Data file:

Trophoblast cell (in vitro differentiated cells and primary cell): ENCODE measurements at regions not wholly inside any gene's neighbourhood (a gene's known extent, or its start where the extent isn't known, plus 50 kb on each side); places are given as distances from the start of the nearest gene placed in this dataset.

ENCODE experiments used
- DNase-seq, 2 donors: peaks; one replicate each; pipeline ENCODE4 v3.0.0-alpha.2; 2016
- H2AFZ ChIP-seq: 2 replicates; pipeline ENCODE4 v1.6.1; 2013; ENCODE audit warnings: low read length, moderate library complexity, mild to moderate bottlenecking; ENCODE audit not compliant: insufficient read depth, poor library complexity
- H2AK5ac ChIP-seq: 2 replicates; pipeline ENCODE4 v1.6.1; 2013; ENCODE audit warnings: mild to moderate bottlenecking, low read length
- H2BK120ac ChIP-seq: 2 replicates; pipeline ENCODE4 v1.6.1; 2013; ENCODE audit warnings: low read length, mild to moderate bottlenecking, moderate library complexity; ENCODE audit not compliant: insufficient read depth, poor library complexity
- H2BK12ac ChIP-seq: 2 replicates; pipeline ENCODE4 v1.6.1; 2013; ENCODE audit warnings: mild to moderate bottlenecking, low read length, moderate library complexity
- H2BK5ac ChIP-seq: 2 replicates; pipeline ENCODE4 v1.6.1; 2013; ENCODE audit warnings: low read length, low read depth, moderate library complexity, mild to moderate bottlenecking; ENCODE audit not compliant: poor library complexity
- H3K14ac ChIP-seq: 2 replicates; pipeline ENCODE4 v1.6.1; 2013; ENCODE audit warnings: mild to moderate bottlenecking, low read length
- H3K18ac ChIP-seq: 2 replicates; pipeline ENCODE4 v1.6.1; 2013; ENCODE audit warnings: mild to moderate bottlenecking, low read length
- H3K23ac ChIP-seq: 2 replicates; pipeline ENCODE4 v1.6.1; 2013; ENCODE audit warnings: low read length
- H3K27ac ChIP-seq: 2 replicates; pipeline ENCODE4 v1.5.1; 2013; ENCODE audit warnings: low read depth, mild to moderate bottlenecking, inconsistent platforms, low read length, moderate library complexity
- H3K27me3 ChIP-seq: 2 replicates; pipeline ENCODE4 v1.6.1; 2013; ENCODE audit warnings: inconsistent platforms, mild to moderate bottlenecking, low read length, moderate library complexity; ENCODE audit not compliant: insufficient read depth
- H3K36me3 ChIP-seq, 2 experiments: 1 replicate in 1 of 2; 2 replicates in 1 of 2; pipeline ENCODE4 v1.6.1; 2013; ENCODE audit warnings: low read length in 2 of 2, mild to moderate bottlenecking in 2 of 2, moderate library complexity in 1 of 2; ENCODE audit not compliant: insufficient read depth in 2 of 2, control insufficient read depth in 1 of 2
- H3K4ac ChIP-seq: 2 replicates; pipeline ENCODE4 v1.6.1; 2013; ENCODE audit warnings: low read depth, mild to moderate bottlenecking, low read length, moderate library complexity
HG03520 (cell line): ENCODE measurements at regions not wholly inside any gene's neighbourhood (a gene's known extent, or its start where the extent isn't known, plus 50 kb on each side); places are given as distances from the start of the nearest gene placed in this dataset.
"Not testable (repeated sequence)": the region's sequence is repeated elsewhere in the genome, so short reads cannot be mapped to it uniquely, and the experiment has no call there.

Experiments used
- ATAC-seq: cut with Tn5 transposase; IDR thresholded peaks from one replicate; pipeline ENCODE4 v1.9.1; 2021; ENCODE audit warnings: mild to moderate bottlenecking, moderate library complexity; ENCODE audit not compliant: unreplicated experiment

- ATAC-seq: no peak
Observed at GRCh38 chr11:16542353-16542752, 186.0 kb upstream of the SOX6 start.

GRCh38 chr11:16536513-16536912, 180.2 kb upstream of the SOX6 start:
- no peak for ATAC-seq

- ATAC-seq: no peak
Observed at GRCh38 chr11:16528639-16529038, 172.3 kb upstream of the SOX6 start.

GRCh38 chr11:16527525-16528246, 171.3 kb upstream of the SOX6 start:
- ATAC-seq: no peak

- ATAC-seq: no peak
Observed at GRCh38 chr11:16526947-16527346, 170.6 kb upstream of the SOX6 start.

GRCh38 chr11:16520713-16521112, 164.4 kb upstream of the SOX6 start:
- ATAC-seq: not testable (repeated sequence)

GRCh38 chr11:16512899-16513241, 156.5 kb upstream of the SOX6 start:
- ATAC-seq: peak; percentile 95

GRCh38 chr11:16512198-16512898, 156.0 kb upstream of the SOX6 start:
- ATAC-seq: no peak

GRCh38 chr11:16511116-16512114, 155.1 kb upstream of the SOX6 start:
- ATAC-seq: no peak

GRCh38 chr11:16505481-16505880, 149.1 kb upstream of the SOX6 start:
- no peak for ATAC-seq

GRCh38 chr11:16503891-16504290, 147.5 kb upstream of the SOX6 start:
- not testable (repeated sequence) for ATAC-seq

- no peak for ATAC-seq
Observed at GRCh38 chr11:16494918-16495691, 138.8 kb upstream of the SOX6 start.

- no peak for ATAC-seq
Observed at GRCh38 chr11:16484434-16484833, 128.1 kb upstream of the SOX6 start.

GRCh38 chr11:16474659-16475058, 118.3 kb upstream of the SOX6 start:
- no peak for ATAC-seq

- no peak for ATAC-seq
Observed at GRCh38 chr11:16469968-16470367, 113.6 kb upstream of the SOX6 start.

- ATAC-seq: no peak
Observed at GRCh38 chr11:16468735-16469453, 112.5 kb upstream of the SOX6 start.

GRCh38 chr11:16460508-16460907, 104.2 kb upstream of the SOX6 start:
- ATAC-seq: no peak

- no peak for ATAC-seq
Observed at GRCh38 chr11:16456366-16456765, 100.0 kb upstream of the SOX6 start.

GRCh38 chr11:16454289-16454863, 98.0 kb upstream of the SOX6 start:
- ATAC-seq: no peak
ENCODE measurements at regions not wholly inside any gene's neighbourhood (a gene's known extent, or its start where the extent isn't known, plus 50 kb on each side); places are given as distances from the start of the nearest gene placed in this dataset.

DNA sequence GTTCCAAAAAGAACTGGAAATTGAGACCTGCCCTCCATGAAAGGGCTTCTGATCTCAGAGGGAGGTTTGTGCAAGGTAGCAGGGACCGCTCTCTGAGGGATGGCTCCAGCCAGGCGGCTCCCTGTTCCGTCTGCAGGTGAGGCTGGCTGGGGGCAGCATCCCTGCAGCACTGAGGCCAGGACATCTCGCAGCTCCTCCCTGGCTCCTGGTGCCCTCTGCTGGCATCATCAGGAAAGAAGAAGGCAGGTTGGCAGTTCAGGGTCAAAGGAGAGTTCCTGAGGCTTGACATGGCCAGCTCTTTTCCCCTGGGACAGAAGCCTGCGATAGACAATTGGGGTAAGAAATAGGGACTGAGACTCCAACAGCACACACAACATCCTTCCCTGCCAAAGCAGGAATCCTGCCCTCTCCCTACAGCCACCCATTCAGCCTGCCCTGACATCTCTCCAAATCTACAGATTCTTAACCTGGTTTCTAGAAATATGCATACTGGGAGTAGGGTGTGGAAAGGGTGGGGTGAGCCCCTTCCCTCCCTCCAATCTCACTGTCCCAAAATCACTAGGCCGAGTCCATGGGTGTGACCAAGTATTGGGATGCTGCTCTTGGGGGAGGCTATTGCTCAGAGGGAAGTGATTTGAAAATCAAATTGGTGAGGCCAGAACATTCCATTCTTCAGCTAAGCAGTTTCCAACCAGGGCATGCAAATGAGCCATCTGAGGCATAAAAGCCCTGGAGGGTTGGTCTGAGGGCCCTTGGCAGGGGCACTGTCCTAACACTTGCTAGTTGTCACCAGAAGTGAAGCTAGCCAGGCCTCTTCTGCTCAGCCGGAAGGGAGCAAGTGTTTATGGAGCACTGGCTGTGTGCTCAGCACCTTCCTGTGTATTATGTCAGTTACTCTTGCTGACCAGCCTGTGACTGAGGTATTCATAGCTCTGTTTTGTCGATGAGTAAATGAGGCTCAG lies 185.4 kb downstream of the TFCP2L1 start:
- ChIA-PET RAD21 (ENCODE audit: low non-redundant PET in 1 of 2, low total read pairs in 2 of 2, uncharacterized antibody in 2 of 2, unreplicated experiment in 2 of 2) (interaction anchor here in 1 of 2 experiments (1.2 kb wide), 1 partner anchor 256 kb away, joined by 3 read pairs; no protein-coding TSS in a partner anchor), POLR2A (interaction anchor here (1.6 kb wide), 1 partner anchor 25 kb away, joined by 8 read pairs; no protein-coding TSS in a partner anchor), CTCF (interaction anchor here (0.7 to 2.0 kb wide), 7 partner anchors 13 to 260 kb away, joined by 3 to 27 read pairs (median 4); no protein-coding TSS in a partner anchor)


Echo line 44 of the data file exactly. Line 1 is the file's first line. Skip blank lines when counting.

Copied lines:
- no peak for ATAC-seq